On the toy menu for hire were powerboats for waterskiing and wake-boarding, fishing gear and mountain bikes to launch on easy-access lakeside trailheads that are also perfect for hiking. You could dock at Hyde Mountain Golf Course and putt the afternoon away or scuba dive off Copper Island. Houseboat weddings are on the rise as are annual events like multi-day salmon-viewing floats during spawning season in the famed Adams River, and mushroom hunting and cooking classes during a local Fungi Festival in September.
White-cap wind had stirred up overnight and made our 30-kilometre cruise to the region’s main town of Salmon Arm, population 18,000, a slow sail in our bulky houseboat the next morning. “It’s like steering a cardboard box with a toothbrush,” Louise muttered through clenched teeth as she coaxed Where’s My Cheque? into the Salmon Arm Wharf.
A short stroll and we were on the main streets of this folksy town, dropping in at the art gallery, boutiques and second-hand bookstores before settling into lunch at the Shuswap Pie Company (shuswappiecompany.ca), which was justifiably featured on the Food Network’s You Gotta Eat Here for their made-from-scratch pies like steak and stout using organic Back Hand of God Stout brewed by Crannóg Ales in nearby Sorrento. Dessert was luscious local fruit pie, cherry and peach.
Afterwards, Byron Noble of Noble Tours (nobleadventures.net; wine tasting or hiking tours from $99 per person) whisked us off in a van for an afternoon of tastings at some of the region’s half-dozen little-known wineries that are North America’s most northerly, offering cool-climate white wines including Ortega, Siegerrebe, White Bacchus and Kerner, and reds including locally-grown Marechal Foch. We sipped our way from the Swiss family-run Larch Hills to Sunnybrae with its views and vintage photos of the family’s five generations of local farming, stocking up along the way. Then we popped in to sample cheeses on the farm at Grass Root Dairies before finishing up at the stylish log winery of Recline Ridge, which scooped 24 medals in Northwest wine competitions in 2014. The winery is actually accessible by houseboat, just a short walk up a hill from the beach.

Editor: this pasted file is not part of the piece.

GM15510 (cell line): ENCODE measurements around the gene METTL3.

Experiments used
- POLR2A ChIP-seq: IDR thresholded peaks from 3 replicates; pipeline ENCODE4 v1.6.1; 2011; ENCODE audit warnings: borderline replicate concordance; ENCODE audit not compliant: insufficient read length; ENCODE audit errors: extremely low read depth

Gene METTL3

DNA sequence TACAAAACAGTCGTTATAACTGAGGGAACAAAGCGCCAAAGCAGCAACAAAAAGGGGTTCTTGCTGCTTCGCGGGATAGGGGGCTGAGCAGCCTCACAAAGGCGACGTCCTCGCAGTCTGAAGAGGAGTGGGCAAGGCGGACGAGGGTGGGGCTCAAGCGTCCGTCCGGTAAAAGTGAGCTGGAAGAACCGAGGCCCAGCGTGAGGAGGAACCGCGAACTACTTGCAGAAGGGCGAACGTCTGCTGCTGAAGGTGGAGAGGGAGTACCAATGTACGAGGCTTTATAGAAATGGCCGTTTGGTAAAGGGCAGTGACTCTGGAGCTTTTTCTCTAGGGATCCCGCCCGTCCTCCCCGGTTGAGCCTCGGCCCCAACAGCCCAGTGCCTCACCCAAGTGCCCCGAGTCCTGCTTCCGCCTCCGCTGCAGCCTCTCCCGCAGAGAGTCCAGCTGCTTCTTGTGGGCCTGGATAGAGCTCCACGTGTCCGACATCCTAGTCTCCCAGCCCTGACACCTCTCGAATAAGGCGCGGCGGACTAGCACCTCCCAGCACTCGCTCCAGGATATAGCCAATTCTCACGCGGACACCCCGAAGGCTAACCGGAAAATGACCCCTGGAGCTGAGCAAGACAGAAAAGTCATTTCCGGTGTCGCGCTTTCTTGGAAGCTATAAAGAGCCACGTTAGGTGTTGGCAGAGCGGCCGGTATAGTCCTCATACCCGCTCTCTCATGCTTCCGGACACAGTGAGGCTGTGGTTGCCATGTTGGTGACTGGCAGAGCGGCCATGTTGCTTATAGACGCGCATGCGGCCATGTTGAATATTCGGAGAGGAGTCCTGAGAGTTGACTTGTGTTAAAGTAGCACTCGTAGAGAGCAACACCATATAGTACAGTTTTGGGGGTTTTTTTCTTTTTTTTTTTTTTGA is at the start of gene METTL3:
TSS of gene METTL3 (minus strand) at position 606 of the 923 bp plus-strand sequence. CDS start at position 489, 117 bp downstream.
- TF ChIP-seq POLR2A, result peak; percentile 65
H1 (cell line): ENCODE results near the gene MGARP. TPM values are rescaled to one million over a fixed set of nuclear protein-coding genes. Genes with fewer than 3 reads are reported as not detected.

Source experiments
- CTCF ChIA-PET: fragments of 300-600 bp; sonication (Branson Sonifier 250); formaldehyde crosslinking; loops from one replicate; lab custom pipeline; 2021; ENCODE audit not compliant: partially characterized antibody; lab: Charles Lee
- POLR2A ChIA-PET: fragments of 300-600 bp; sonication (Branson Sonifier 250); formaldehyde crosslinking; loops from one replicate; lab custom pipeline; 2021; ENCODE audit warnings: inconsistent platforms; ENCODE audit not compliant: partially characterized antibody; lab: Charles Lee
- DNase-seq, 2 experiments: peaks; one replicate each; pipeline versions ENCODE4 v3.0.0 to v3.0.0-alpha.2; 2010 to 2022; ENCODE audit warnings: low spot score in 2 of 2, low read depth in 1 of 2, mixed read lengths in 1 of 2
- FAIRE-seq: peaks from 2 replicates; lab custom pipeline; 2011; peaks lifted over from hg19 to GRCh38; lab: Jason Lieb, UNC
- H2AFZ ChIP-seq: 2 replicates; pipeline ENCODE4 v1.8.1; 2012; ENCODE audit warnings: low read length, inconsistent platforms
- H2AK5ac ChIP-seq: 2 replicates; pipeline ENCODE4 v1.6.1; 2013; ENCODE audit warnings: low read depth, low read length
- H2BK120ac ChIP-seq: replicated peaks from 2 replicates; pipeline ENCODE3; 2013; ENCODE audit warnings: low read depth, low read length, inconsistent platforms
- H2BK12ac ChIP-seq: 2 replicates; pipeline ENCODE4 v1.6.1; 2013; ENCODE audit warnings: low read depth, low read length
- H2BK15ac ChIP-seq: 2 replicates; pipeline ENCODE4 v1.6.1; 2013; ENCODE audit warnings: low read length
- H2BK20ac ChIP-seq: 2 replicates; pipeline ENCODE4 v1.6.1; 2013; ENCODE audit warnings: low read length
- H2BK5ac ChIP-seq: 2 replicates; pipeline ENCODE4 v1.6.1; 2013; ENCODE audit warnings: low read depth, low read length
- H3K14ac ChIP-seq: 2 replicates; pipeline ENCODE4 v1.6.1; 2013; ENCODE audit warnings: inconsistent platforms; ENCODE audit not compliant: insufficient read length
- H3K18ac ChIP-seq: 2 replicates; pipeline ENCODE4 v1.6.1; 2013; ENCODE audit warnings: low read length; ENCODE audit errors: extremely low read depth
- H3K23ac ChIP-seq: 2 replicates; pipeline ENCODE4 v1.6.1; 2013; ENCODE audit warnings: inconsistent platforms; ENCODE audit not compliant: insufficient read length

The next morning the lake was a millpond as we headed eastward past a community called Canoe and across Salmon Arm to Herald Provincial Park (env.gov.bc.ca/bcparks/explore/parkpgs/herald). Dropping stakes, we brewed a second cup of coffee before hiking amid cedar and firs and old downed trees lying scattered like mossy pick-up sticks until we reached the bridal-veil spray of Margaret Falls. Herald Park is one of many spots where you can hook into 103 hiking and mountain biking routes that cover a network of more than 800 kilometres of trails overseen by the Shuswap Trail Alliance (shuswaptrails.com), accessible by houseboat from lakeside trailheads.
After spreading a lunch of local goodies on a picnic table overlooking the lake watching kayaks paddle by and snow geese pass overhead on a major migratory flyway, Louise let loose three blasts of the horn as we backed offshore and sailed again. Houseboating is slow cruising at a leisurely top speed of six kilometres per hour. We passed waterfront cottages, coves, beaches and lighthouses at the base of rocky cliffs with hidden petroglyphs.
As we approached Cinnemousun Narrows where the four arms of the lake meet, a floating corner store awaited those who craved a slice of hot pizza or needed to stock up on supplies or kitschy souvenirs. We passed through the Narrows, made a left turn and prowled the waterfront, choosing our own private beach on Wild Rose Bay. We worked the waterslide until we were dizzy from spinning then lit a beach fire after dinner. I swam before breakfast the next day, paddled before lunch and took in some sun on the top deck in the afternoon. We watched ospreys overhead and a beaver swimming in the lake. Sizable trout leapt clear out of the water and we regretted not having rods. No one pulled in alongside us and we saw only distant houseboats chugging on the lake. We were grateful we came in June, shoulder season which, along with May and September, is quieter with fewer house and power boats than the July/August high summer season.
In late afternoon we once again pulled up stakes and puttered off on our floating cottage… with a different view every day.